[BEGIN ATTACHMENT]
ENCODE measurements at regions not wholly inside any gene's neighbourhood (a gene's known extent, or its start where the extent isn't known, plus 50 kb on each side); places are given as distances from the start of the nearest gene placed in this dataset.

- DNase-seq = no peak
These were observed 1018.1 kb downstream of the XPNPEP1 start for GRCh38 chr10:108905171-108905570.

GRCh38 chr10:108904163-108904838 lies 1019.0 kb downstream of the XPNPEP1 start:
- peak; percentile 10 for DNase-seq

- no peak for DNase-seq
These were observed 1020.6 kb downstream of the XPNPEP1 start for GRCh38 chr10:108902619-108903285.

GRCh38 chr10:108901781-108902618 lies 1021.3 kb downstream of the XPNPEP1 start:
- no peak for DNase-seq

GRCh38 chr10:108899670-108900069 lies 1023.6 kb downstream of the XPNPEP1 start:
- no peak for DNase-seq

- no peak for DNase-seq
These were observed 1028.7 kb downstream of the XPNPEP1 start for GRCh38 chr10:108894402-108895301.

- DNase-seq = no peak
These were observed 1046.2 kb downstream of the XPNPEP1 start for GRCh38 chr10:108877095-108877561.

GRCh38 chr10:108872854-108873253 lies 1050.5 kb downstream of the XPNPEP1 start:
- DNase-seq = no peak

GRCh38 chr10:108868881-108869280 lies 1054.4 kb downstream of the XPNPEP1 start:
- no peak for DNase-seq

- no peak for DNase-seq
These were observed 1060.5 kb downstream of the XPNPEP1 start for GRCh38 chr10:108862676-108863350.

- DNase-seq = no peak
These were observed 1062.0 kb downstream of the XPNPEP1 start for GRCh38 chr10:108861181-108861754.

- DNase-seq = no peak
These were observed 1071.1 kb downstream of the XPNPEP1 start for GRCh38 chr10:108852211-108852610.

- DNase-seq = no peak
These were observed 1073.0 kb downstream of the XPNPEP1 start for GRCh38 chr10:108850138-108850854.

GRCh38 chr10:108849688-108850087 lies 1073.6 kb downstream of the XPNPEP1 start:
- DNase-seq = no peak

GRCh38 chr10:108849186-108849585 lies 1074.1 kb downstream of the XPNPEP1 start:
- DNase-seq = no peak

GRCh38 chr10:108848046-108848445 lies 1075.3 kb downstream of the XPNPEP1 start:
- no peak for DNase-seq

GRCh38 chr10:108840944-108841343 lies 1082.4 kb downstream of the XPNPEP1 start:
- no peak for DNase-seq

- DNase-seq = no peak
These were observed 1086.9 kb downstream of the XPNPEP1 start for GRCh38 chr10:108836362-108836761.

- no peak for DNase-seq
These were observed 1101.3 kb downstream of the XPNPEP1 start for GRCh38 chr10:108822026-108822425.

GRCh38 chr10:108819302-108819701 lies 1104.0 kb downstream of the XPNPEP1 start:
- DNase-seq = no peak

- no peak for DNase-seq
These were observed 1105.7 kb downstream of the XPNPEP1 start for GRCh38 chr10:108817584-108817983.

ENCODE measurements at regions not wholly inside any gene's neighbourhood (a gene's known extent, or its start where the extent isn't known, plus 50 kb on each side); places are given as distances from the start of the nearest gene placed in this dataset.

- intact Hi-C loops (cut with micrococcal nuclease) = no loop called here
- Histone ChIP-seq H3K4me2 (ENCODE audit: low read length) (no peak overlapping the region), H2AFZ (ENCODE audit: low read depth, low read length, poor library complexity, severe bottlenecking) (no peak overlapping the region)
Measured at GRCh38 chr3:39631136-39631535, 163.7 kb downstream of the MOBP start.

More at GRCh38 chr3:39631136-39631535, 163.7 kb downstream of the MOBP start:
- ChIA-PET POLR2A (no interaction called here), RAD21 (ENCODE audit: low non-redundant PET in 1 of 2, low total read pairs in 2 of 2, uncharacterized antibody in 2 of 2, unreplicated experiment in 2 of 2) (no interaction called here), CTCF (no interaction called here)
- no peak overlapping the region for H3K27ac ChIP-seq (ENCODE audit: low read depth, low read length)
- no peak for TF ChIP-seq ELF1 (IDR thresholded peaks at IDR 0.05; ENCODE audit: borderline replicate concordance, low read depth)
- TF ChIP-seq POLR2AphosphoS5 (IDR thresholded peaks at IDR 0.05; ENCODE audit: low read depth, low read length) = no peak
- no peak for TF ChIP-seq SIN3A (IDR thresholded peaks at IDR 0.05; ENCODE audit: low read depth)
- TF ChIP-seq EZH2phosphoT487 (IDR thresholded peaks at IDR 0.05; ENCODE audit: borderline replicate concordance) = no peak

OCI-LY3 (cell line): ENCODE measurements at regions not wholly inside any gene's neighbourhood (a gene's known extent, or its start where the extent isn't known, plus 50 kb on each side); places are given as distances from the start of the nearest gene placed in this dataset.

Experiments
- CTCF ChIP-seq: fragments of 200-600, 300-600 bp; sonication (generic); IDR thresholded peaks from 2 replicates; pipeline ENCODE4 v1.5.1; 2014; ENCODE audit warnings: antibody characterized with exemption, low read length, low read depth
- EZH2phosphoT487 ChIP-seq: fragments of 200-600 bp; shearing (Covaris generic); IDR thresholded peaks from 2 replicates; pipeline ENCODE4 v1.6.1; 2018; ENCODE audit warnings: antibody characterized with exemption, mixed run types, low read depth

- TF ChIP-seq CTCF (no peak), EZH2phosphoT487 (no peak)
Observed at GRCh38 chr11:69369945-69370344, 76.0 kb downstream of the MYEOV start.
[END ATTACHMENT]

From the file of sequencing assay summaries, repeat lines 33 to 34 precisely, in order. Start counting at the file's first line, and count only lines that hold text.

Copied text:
- no peak for DNase-seq

GRCh38 chr10:108840944-108841343 lies 1082.4 kb downstream of the XPNPEP1 start: